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I have a server that sends some URLS to an app (sort of another server) which then sends them to the web app, so they are displayed like img src="URL"
Now, I wanted the URL not to be viewable by users visiting the website.
All URLS are in fact JPEG images

So inside the app, after I take the URL, I convert the image to base64 and send it this way to the web app

    => img src="data:image/base64; ... "

Works great but ...
Now it seems that it is kinda slow, some images are like 160 Kb and take up to 20-25 seconds to convert and usually there are like 10-20 images to convert. Have any other suggestion on how to obfuscate the URLS if not like this ?
But not something overcomplicated like caching the images in the app and sending them forward or so.
The app is written using Rhino
I m thinking about multiple threads but maybe you can come up with better ideas.

Thanks!

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I'm merely curious. Why do you want to obfuscate the URLs? Users can download the image regardless of its location. Something to consider in terms of speed: does this URL obfuscation cause the image to be piped through the web app itself, whereas before, the web server could serve them up directly? Web servers like Apache or Nginx are much more efficient at sending static files that your web app will be. –  jpmc26 Feb 11 at 3:23
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This question seems to get asked every few days on SO. The short answer is that it is impossible to obfuscate a URL. You can make it a little more difficult for a casual user to figure out but a determined user can always figure out how to get to the file. –  Jim Garrison Feb 11 at 3:45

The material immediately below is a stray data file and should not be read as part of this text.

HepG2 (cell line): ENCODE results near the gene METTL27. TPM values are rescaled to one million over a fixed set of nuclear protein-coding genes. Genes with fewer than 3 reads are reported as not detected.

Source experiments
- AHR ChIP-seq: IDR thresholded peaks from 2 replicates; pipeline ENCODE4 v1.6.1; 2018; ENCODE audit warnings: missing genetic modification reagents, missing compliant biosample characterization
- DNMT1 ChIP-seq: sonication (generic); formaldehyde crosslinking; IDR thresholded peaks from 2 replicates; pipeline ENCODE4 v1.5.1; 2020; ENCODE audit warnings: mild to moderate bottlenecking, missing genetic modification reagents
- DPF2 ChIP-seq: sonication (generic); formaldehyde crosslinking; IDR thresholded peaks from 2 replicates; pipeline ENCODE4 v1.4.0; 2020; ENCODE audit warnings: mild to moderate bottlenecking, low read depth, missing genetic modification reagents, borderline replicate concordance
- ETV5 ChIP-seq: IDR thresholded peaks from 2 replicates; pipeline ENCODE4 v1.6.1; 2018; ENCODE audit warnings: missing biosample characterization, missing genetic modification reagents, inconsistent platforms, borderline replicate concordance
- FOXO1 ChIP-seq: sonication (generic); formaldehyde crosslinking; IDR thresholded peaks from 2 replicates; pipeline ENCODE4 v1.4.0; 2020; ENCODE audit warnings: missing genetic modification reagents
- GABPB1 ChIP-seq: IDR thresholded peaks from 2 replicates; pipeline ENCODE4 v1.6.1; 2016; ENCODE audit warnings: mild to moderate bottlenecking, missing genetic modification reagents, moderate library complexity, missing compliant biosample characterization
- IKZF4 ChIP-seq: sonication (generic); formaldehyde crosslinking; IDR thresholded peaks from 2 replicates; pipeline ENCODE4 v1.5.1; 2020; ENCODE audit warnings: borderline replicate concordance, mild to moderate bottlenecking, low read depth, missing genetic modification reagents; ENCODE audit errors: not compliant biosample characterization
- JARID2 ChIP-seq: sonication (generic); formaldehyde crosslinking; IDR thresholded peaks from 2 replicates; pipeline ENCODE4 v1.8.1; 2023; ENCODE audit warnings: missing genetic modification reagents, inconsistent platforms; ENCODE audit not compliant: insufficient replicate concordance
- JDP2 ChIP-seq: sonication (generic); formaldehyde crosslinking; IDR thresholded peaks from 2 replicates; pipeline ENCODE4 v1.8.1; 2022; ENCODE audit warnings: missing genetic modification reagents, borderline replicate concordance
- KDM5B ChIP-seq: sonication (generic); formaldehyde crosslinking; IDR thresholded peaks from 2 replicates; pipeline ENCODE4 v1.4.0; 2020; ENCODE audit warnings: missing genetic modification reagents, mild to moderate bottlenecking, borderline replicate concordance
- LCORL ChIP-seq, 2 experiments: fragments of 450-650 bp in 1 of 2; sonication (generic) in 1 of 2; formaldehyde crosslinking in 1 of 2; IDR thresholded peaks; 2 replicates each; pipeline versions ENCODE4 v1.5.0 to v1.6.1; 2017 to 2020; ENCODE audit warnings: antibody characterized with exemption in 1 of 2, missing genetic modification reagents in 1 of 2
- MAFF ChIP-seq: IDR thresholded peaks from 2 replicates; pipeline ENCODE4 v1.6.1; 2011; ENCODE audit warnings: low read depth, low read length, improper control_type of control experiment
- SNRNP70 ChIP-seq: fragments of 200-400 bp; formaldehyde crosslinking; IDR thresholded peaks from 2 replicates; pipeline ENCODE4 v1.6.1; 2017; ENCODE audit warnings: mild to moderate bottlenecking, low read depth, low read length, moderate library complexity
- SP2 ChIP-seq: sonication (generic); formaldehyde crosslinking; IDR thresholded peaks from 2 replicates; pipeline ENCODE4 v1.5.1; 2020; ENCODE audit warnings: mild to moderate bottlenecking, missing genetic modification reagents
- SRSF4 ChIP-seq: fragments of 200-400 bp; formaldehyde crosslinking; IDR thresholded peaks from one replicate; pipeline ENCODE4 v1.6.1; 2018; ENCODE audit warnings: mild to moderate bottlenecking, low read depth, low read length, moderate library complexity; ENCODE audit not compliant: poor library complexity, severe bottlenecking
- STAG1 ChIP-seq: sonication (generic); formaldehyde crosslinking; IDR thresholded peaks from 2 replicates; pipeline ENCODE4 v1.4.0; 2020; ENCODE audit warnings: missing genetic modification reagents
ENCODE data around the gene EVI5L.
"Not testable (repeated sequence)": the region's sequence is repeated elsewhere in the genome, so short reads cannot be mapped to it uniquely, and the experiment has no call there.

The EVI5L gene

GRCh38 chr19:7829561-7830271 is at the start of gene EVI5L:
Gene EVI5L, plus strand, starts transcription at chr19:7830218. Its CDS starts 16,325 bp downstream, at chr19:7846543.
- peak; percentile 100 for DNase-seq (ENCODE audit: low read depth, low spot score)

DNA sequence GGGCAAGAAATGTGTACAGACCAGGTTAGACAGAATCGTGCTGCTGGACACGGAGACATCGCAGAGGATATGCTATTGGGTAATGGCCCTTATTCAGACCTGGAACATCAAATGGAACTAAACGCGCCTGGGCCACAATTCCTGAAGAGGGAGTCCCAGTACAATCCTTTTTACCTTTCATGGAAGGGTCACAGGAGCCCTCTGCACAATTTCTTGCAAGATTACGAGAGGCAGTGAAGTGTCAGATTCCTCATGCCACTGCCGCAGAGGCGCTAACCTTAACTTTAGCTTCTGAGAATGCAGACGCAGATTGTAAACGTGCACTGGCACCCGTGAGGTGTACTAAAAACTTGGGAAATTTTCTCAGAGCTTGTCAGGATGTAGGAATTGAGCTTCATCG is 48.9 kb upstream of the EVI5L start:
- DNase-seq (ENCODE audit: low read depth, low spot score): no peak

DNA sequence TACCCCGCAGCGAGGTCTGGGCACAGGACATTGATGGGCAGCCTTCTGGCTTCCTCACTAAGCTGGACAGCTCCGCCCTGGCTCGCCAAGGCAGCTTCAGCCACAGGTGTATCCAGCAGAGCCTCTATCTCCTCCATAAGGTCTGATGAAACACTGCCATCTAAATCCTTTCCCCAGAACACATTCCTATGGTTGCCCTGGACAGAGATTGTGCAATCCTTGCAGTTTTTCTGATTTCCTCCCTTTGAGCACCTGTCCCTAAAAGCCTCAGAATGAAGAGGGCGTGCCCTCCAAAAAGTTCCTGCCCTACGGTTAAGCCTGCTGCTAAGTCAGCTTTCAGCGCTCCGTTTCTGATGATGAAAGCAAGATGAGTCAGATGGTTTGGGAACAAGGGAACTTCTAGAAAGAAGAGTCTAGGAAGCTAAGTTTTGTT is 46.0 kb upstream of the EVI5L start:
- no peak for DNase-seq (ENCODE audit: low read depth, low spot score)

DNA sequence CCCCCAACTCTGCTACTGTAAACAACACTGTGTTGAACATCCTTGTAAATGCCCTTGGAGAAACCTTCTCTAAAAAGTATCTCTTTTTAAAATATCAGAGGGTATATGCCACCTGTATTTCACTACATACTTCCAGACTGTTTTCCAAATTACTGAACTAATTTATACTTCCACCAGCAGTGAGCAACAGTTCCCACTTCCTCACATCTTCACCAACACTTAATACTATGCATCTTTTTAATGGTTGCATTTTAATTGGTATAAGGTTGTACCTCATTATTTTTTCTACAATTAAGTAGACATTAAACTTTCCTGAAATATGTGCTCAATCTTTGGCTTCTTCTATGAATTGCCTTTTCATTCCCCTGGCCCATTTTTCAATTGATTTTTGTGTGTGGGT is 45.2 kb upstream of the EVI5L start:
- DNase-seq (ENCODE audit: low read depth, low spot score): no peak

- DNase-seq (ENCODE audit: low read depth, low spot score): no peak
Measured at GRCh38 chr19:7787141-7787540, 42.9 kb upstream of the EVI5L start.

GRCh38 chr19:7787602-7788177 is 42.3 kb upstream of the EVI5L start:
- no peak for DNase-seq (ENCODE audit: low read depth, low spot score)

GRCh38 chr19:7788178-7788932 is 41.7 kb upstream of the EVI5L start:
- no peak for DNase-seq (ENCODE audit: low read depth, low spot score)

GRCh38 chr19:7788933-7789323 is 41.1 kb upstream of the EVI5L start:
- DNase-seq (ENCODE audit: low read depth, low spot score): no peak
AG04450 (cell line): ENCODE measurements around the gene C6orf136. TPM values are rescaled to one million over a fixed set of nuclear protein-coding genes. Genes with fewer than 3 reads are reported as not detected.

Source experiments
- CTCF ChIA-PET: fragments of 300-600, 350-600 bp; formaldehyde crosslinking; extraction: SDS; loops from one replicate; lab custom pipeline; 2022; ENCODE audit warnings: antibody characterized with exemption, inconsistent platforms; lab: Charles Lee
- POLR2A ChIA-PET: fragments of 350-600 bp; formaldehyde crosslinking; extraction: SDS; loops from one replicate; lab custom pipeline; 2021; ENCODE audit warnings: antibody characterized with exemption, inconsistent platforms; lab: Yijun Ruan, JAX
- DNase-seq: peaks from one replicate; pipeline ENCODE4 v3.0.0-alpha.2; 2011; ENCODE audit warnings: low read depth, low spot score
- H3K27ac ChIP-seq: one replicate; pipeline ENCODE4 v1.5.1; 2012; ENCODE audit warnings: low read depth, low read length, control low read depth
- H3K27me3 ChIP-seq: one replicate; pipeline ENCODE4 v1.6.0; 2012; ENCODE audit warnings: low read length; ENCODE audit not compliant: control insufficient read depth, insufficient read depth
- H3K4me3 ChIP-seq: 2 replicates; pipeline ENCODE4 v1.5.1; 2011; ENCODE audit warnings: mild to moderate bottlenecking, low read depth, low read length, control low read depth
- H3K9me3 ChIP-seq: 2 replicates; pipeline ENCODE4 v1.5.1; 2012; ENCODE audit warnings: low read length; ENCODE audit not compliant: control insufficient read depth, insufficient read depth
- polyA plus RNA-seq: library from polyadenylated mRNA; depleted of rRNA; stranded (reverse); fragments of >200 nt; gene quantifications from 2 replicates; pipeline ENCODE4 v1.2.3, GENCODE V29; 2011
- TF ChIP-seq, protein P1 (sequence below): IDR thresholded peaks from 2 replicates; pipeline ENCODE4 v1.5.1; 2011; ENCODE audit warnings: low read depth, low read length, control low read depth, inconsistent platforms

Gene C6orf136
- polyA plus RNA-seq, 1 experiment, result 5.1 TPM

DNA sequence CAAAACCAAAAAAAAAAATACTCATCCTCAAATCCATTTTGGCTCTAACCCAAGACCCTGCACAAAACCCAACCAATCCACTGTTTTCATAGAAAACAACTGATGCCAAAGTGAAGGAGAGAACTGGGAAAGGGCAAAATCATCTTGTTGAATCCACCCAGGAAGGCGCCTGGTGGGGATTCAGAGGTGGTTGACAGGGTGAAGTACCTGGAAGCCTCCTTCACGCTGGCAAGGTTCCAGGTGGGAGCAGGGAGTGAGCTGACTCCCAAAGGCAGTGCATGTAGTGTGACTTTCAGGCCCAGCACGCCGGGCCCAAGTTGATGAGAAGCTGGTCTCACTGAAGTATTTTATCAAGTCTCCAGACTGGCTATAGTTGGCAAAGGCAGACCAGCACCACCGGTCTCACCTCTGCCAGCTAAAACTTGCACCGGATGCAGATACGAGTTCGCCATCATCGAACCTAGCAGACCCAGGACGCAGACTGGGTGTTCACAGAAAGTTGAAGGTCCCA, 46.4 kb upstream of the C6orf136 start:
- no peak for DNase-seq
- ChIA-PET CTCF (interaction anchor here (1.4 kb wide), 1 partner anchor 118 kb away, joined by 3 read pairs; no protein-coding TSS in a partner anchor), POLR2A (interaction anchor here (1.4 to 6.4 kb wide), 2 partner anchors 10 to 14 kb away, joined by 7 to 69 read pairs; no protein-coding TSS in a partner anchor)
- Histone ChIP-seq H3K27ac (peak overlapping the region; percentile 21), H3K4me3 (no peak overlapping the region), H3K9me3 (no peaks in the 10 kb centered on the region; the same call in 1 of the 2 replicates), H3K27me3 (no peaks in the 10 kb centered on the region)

@jpmc26: Obfuscating the URL is required as the sever that generates and holds the images should not be directly accessed by the users of the web application. –  Hertz Feb 11 at 4:06
    
@Jim Garrison: I saw the previous questions that were in the same field with mine, none was helpful. I know it is impossible to obfuscate the URL, that's why I came up with the base64 conversion. I am looking for some faster solution for "downloading" and base64 encoding the images. If no other alternative will show up, I'll go for the multithreading option: download and convert several images at the same time. –  Hertz Feb 11 at 4:07
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@Hertz Then you may be looking for the kind of set up provided by firewalling that box from the Internet and setting up a reverse proxy on a publicly exposed server (possibly the same one running your app). I'm pretty sure any major web server (Apache, Nginx, IIS) can do a reverse proxy. This does you the favor of taking the URL rewriting completely out of your hands; you just reference the URLs on the public server. –  jpmc26 Feb 11 at 12:15

1 Answer 1

I believe what you are looking for is MD5, it

It works for passwords from MySQL databases, so it should work for URLs

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1  
You are totally of the mark. It makes no sense. –  Hertz Feb 24 at 14:16
    
I would just like to comment you should never use MD5 for password hashing because it's a fast algorithm which opens you up to brute force attacks. The standard is currently Blowfish. You can find much more info here: php.net/manual/en/faq.passwords.php –  Steve Tauber Aug 6 at 15:45

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